Metalcore is a broad fusion genre of extreme metal and hardcore punk. The word is a blend of the names of the two genres. Metalcore is noted for its use of breakdowns, which are slow, intense passages that are conducive to moshing.[1] Pioneering metalcore bands—such as Integrity,[2] Earth Crisis and Converge,[3][4] all of which had formed by 1990—are described as leaning more toward hardcore, with their style sometimes being called metallic hardcore, whereas later bands—such as Killswitch Engage, All That Remains, As I Lay Dying, Bullet for My Valentine, and Parkway Drive—are described as leaning more towards metal.[5]

Sepultura, who have been said to have "helped to lay the groundwork" in the 2000s,[6] and Pantera,[7] who influenced Trivium, Atreyu, Bleeding Through and Unearth, have been particularly influential to the development of metalcore in the 2000s. Some bands in the genre have achieved considerable commercial success in this period.



Main articles: Hardcore punk and crossover thrash

Black Flag[8] and Bad Brains,[9] among the originators of hardcore, admired and emulated Black Sabbath. British street punk groups such as Discharge and the Exploited also took inspiration from heavy metal.[10] The Misfits put out the Earth A.D. album, becoming a crucial influence on thrash.[11] Nonetheless, punk and metal cultures and music remained fairly separate through the first half of the 1980s. Cross-pollination between metal and hardcore eventually birthed the crossover thrash scene, which gestated at a Berkeley club called Ruthie's, in 1984.[12] The term "metalcore" was originally used to refer to these crossover groups.[13] Hardcore punk groups Corrosion of Conformity,[14] D.R.I. and Suicidal Tendencies[15] played alongside thrash metal groups like Metallica and Slayer. This scene influenced the skinhead wing of New York hardcore, which also began in 1984, and included groups such as Cro-Mags, Murphy's Law, Agnostic Front[16] and Warzone.[17] The Cro-Mags were among the most influential of these bands, drawing equally from Bad Brains, Motörhead and Black Sabbath.[18] Cro-Mags also embraced straight edge and Krishna consciousness.[19] Another New York metal-influenced straight edge group of this time period is the Crumbsuckers. 1985 saw the development of the hardcore breakdown, an amalgamation of Bad Brains' reggae and metal backgrounds,[20] which encouraged moshing. Agnostic Front's 1986 album Cause for Alarm, a collaboration with Peter Steele, was a watershed in the intertwining of hardcore and metal.[21]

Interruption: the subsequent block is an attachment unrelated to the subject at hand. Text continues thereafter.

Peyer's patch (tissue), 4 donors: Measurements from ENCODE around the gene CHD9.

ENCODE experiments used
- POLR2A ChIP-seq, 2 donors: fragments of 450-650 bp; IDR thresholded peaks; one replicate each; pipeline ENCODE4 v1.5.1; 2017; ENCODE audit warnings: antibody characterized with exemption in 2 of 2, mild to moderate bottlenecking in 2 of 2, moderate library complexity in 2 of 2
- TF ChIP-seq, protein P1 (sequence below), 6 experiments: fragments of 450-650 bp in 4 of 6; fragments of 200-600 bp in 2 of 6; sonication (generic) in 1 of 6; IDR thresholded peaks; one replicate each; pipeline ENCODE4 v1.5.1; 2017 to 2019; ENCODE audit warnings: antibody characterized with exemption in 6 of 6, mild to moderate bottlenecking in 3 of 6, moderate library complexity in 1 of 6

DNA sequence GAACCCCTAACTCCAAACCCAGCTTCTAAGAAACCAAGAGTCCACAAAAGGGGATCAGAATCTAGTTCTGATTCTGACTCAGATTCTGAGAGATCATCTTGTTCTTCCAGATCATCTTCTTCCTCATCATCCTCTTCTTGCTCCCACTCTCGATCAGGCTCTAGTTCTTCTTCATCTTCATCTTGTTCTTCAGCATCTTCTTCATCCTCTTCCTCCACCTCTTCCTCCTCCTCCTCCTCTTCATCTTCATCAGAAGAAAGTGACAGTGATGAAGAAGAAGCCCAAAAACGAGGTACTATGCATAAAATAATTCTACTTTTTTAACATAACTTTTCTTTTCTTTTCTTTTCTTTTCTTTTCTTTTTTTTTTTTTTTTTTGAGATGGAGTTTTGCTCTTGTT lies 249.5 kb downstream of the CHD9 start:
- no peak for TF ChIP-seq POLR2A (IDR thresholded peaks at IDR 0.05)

Origins (1980s and 1990s)

Jacob Bannon, the vocalist of metalcore band Converge

Between 1984 and 1995, a new wave of bands emerged.[5] These included Hogan's Heroes[22] Integrity,[23] Biohazard, Hoods, Earth Crisis,[23][24] Converge,[24] Shai Hulud,[25][26][27] All Out War, Madball, Starkweather, Judge,[24] Strife,[23] Rorschach,[28] Vision of Disorder[28] Hatebreed,[23][28] and Disembodied.[29]

Integrity drew influence from the hardcore band G.I.S.M. and the thrash metal band Slayer, with others like Septic Death, Samhain, Motörhead and Joy Division. Earth Crisis, Converge and Hatebreed[30] borrowed from hardcore punk and death metal.[31] Earth Crisis's 1995 album Destroy the Machines was particularly influential to the (further) development of the genre.[32] Biohazard, Coalesce and Overcast were also important early metalcore groups.[33] Journalist Lars Gotrich wrote, "Along with key records by The Dillinger Escape Plan and Botch, Give Them Rope (1997) is an underground milestone that helped (further)........ what was soon (universally) called 'metalcore'. At the risk of sounding too reductive — metalcore was the natural progression where extreme metal and hardcore met, but with spiraling time signatures that somehow felt more aggressive."[34] Shai Hulud's 1997 album Hearts Once Nourished with Hope and Compassion became especially influential in the latter part of the decade.[25][26][27]

Commercial success (2000s to present)

Killswitch Engage are considered one of the breakthrough bands to bring metalcore to the spotlight.

In the early 2000s, metalcore started to gain more prominence, with several independent metal labels, including Century Media and Metal Blade, signing metalcore bands. A new subgenre, melodic metalcore, strongly influenced by Swedish melodic death metal, has formed and quickly came to the forefront of metalcore's rise to popularity. By 2004, Killswitch Engage's The End of Heartache,[35] Shadows Fall's The War Within,[36] and Atreyu's The Curse debuted at numbers 21, 20, and 36, respectively, on the Billboard album chart. Also, in 2006, Atreyu's third studio album, A Death-Grip on Yesterday debuted at Number 9 on the Billboard 200, only to be followed up by 2007's Lead Sails Paper Anchor, which debuted at Number 8. All That Remains' single "Two Weeks" peaked at number 9 at the Mainstream Rock Tracks chart in the U.S. The song peaked on the Modern Rock Tracks chart at number 38. In 2007, the songs "Nothing Left" by As I Lay Dying and "Redemption" by Shadows Fall were nominated for a Grammy award in the "Best Metal Performance" category. An Ocean Between Us (the album that included "Nothing Left") itself was a commercial success, debuting at number 8 on the "Billboard 200".